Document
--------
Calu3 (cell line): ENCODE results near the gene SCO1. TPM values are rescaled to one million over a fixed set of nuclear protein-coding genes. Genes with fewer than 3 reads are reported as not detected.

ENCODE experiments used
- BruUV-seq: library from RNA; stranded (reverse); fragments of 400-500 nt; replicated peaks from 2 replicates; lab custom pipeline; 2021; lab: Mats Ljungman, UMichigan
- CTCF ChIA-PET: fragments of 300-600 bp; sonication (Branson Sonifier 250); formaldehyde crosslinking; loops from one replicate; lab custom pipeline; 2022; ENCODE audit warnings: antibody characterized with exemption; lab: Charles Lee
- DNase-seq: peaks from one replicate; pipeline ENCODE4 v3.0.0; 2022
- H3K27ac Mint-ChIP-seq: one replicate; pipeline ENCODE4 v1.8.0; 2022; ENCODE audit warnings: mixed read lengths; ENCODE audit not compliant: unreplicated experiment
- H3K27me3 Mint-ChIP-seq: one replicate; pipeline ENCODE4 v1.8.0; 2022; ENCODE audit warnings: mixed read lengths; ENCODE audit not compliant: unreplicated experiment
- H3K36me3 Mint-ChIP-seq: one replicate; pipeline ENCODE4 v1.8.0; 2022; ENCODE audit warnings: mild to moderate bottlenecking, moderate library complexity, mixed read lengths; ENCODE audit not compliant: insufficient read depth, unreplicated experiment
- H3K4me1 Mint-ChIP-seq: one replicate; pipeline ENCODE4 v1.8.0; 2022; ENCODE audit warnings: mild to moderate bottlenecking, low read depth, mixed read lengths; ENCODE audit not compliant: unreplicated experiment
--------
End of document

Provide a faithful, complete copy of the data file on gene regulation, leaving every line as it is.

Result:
Calu3 (cell line): ENCODE results near the gene SCO1. TPM values are rescaled to one million over a fixed set of nuclear protein-coding genes. Genes with fewer than 3 reads are reported as not detected.

ENCODE experiments used
- BruUV-seq: library from RNA; stranded (reverse); fragments of 400-500 nt; replicated peaks from 2 replicates; lab custom pipeline; 2021; lab: Mats Ljungman, UMichigan
- CTCF ChIA-PET: fragments of 300-600 bp; sonication (Branson Sonifier 250); formaldehyde crosslinking; loops from one replicate; lab custom pipeline; 2022; ENCODE audit warnings: antibody characterized with exemption; lab: Charles Lee
- DNase-seq: peaks from one replicate; pipeline ENCODE4 v3.0.0; 2022
- H3K27ac Mint-ChIP-seq: one replicate; pipeline ENCODE4 v1.8.0; 2022; ENCODE audit warnings: mixed read lengths; ENCODE audit not compliant: unreplicated experiment
- H3K27me3 Mint-ChIP-seq: one replicate; pipeline ENCODE4 v1.8.0; 2022; ENCODE audit warnings: mixed read lengths; ENCODE audit not compliant: unreplicated experiment
- H3K36me3 Mint-ChIP-seq: one replicate; pipeline ENCODE4 v1.8.0; 2022; ENCODE audit warnings: mild to moderate bottlenecking, moderate library complexity, mixed read lengths; ENCODE audit not compliant: insufficient read depth, unreplicated experiment
- H3K4me1 Mint-ChIP-seq: one replicate; pipeline ENCODE4 v1.8.0; 2022; ENCODE audit warnings: mild to moderate bottlenecking, low read depth, mixed read lengths; ENCODE audit not compliant: unreplicated experiment